After I tell you about the homicidal
maniac at work, you tell me you have
news, too, and I hear the drop in your
voice–maybe a couple of notes–
I don’t know, I’m not a musician.
I hear Dr. Yudelman’s name and next,
about his precision since he’s a
South African. You tell me, usually he
sends his patients home with the
sentence–“Six to twelve months”;
but how he can’t with you because you
are remarkable. He has even gone to
hear your poetry.
You are the blue-capped pigeon, the
eternal pilgrim, the loyal first mate
when the blackness came and you
could no longer see the Towers from
your bedroom window, your daily
first sighting. You said: “People were
offering water and food! No one was
breaking and entering! Indian restaurants
kept their doors open and made food
hot with sterno!
“Socialism,” I offer, not being there.
“On a good day,” you add, I know
I don’t know what I’d do without you.
You don’t hear me because I haven’t
said it, because you can read thoughts.
Our voices become whispers–gone
underground beneath the weight of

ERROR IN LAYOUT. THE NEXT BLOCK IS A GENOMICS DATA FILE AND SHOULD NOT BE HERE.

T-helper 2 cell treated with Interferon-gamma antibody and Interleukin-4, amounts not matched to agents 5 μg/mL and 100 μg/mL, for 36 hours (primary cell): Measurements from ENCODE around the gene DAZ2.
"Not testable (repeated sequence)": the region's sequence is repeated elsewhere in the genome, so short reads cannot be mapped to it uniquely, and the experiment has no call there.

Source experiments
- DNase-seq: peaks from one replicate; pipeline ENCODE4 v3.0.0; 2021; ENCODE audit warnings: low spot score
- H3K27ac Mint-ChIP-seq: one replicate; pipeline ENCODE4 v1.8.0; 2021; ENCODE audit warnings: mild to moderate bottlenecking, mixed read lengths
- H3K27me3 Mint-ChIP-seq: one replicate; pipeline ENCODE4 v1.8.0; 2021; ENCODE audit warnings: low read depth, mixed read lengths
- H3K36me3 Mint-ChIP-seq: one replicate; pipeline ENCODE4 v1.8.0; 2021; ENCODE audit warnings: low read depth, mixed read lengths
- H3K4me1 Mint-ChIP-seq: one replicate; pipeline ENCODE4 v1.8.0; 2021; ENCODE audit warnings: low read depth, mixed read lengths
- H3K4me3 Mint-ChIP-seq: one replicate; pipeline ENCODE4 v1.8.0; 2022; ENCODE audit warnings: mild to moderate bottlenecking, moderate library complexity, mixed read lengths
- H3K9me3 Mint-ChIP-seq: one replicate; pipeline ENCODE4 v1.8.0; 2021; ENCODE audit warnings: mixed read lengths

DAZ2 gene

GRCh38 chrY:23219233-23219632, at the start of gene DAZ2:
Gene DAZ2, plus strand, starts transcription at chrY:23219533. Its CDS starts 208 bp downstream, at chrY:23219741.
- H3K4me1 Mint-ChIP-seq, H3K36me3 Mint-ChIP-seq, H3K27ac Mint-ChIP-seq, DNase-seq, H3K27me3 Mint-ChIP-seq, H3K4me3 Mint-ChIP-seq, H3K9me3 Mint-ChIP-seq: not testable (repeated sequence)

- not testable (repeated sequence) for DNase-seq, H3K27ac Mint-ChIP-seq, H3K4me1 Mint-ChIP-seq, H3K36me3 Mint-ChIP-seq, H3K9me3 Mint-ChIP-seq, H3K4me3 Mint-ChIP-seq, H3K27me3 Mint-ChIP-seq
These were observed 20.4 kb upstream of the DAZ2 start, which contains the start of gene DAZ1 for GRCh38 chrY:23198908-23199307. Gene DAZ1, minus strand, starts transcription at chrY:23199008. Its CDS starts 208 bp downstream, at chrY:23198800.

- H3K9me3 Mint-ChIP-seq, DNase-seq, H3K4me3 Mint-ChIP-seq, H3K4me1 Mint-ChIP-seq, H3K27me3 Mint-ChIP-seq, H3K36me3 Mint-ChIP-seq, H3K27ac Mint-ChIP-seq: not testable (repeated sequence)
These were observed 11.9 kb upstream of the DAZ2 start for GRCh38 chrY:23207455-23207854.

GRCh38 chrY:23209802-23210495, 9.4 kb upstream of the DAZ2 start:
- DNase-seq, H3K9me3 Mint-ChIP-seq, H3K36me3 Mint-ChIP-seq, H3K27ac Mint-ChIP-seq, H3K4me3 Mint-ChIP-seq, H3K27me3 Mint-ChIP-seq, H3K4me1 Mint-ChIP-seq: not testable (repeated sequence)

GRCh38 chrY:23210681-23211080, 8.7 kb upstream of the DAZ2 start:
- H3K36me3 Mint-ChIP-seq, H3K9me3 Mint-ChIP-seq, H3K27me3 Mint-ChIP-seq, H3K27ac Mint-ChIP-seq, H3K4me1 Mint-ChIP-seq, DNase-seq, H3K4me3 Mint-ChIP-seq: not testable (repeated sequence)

the good Doctor’s sentence. We do not
talk about the usual–the writing, the
children or the mundane matter of
making a living.
I poke my words through the receiver.
We’ve got so much left to do,
you and I–travel, make more poetry,
figure out the riddle of what you call
your latest self-discovery–
to accept love.
I say I can help you with that ’cause it
has been difficult for me as well.
So I offer, “Do the things that make
you strong.” You hold on to that as
a morning bell, tolling, swinging
back and forth.
We stay on the line. I have nowhere
to go. We will brave the elements
as always, together.
To my pal, Fay Chiang, approaching
the 4th anniversary of her passing
Teru Judy Kanazawa